THE Armed Forces of the Philippines (AFP) is now crafting the finer points of a plan for the creation and deployment of a sea-based militia force and/or tapping the services of maritime reservists to secure the country’s territorial sovereignty against any unauthorized foreign intrusion.
The formation of maritime militiamen, essentially the would-be counterparts of the military’s land-based paramilitary unit, the Citizen Armed Forces Geographical Unit (Cafgu), or its operationally administered Cafgu Active Auxiliaries (CAAs), could be the best option, given the current troop disposal of the military, amid various internal and external security threats it has to face, according to AFP Chief Gen. Gilbert Gapay.
“The Armed Forces, only 150,000-strong, [is] confronting various security challenges. From the inside, New People’s Army and local terrorist groups, and from the outside, global terrorism. It’s really a very small force and we really have to be backed up by a strong reserve force,” Gapay said.
Very long coastline, WPS
THE chief of staff admits that the formation of maritime CAAs has also been prompted by the need to secure the country’s vast maritime waters and a very long coastline, including the West Philippine Sea (WPS), which is the subject of an aggressive claim by China and where Chinese maritime militiamen maintain their presence.
“In the West Philippine Sea, we have been utilizing reservists, or even in external defense operations, particularly in coastal operations. It may not be in West Philippine Sea, but you know we are protecting 35,000 kilometers of coastline and that makes us the third, or fourth longest in the world,” he said.
“It is imperative for us to really tap our reservists to protect [our coastline]. That’s why one of our efforts is to really develop the maritime reserve force units,” the chief of staff said, adding that in some coastal areas of the country, they called these groups “Bantay Dagat” and “maritime active auxiliaries.”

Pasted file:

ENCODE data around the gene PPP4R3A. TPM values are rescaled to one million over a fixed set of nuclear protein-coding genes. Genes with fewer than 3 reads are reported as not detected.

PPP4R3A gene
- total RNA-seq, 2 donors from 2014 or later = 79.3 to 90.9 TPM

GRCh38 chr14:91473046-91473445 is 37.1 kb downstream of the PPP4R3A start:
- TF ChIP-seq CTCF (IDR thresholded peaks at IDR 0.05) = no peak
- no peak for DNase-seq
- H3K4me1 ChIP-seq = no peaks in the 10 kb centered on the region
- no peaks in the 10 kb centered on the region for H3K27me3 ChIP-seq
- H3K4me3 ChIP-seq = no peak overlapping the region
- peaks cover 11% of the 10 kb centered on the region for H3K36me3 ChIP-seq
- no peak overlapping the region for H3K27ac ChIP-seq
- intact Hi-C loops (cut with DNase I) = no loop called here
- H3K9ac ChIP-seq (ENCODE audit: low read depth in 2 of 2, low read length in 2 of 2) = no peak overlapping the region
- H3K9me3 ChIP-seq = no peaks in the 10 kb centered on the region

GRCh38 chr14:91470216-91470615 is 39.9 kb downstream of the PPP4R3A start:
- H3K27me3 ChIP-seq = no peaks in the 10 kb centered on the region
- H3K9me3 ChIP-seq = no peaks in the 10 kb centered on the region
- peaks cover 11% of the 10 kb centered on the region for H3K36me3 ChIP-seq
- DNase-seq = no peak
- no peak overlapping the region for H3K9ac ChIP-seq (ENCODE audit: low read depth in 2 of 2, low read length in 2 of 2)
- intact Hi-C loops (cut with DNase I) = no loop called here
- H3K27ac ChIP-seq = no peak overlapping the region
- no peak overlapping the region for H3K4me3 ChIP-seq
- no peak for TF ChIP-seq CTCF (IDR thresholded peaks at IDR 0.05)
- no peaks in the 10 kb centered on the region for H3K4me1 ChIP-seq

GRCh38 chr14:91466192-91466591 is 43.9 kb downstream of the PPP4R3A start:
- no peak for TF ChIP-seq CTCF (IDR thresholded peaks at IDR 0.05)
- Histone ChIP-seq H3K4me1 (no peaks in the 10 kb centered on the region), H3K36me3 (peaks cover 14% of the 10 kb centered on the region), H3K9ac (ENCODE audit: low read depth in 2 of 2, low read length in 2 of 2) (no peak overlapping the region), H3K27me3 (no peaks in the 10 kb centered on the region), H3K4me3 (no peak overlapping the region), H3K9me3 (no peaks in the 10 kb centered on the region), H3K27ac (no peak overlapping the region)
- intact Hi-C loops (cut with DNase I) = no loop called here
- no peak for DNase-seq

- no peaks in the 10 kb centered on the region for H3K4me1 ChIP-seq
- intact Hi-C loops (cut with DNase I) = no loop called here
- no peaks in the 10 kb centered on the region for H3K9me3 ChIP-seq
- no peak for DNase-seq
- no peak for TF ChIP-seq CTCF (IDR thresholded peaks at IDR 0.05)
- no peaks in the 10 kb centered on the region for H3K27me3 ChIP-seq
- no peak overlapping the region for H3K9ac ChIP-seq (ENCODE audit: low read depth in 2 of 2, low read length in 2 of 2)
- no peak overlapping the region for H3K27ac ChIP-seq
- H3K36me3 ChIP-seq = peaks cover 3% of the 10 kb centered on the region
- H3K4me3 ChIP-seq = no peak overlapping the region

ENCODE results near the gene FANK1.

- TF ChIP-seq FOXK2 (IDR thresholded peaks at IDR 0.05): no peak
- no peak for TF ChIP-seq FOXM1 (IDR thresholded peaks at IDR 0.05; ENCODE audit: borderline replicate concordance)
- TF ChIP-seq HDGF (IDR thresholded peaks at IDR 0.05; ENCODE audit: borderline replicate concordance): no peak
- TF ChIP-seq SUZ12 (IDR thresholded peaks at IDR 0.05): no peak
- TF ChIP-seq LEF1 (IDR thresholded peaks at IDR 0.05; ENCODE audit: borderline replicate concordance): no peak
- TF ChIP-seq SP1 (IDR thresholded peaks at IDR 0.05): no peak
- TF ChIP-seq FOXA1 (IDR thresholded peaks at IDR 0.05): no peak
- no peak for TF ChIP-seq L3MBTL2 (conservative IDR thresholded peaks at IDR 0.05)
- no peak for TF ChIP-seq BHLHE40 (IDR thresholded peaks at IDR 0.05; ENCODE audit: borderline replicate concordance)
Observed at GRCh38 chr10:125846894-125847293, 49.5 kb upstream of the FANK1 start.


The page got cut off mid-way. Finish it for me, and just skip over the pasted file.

“In other areas, they call [them] maritime Cafgus, but these are all reserve units complementing the Armed Forces, our Navy, our Philippine National Police, in protecting our shorelines, and definitely, it would also be part of our strategy in protecting our territorial waters in the West Philippine Sea,” Gapay pointed out.
THE chief of staff said the formation of Maritime CAAs, which, according to Navy chief Vice Admiral Giovanni Carlo Bacordo, has been in existence for years in the areas of Eastern Mindanao and Western Mindanao, is part of the country’s national defense, or the military strategy dubbed the “Total Force Concept.”
The strategy involves tapping the services of reserve forces in all areas of security operations, especially covering land and water.
The creation of maritime militias has been prompted primarily by calls from groups—and even lawmakers—for the government to secure the WPS from China, which uses militiamen in establishing its presence there.
The Navy, which continues to procure modern and up-to-date platforms, has not been sending so-called gray ships to drive away the Chinese militiamen who use steel-hulled vessels built to harass and even ram at other vessels in the area, on concerns it might provoke a response from Chinese military ships.
A COUPLE of days ago, Bacordo said the Navy, being a force provider to the military, sent an initial two companies, or about 120 maritime CAAs, to each of the Navy’s task groups deployed across the country, including the unit deployed and operating in Palawan, the province closest to the territory that is being disputed by China.
Going beyond just their purpose as civilian-based defenders and keepers of the WPS, Bacordo cited the importance of forming and deploying maritime CAAs even in waters and coastlines across the country.
“We cannot be at a specific area for long. So if we patrol, let’s say the Bajo de Masinloc area, after a while, that same ship will be recalled to patrol the West Philippine Sea or patrol the Benham Rise, whereas the maritime CAAs can stay longer in an area because that is their place of abode. That is within, close to their place of abode, so they fill in,” Bacordo said.
“AGAIN, I would like to emphasize, this is a stop-gap measure. We don’t have the capability to be everywhere. Our maritime CAAs, like our reservists, they are our force multipliers. They can fill in our absence,” he added.
Bacordo said there is nothing new in the planned deployment of maritime militiamen as “you were just transferring the CAAs to the waters, to our territorial sea,” and in areas where there is no permanent presence by both the Navy and the Philippine Coast Guard as they keep on moving.
“The relevance of the maritime CAAs is that if you were from Pangasinan, your concern is Pangasinan waters. If you are from La Union, your concern is La Union waters, you don’t have to keep on transferring,” he said.
Image credits: AP/Bullit Marquez, Ritchie B. Tongo/Pool Photo via AP